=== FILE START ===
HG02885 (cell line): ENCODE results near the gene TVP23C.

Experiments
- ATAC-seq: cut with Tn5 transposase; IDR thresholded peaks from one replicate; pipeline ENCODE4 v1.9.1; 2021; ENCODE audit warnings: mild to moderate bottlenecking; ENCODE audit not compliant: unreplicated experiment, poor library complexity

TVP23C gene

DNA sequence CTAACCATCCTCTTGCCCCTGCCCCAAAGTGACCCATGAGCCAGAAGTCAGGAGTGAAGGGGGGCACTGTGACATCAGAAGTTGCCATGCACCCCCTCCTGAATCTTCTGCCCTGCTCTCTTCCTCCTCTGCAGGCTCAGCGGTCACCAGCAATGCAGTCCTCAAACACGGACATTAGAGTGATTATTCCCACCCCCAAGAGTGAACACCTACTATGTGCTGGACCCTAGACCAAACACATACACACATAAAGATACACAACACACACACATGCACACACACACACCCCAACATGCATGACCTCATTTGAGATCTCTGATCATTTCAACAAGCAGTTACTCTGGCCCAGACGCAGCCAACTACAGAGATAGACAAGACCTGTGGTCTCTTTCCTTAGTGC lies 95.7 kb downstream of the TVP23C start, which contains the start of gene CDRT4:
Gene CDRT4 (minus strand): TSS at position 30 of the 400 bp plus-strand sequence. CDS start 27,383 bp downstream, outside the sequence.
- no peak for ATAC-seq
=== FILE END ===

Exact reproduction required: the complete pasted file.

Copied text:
HG02885 (cell line): ENCODE results near the gene TVP23C.

Experiments
- ATAC-seq: cut with Tn5 transposase; IDR thresholded peaks from one replicate; pipeline ENCODE4 v1.9.1; 2021; ENCODE audit warnings: mild to moderate bottlenecking; ENCODE audit not compliant: unreplicated experiment, poor library complexity

TVP23C gene

DNA sequence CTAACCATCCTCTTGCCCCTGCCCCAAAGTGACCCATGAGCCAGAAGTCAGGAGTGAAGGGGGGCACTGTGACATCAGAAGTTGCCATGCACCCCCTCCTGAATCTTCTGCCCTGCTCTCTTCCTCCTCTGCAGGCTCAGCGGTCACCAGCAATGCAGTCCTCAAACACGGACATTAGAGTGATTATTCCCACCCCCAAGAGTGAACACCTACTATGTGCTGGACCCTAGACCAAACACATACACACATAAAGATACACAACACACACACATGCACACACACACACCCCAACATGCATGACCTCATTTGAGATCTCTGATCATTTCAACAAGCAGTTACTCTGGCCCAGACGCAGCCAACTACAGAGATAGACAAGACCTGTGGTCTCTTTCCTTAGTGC lies 95.7 kb downstream of the TVP23C start, which contains the start of gene CDRT4:
Gene CDRT4 (minus strand): TSS at position 30 of the 400 bp plus-strand sequence. CDS start 27,383 bp downstream, outside the sequence.
- no peak for ATAC-seq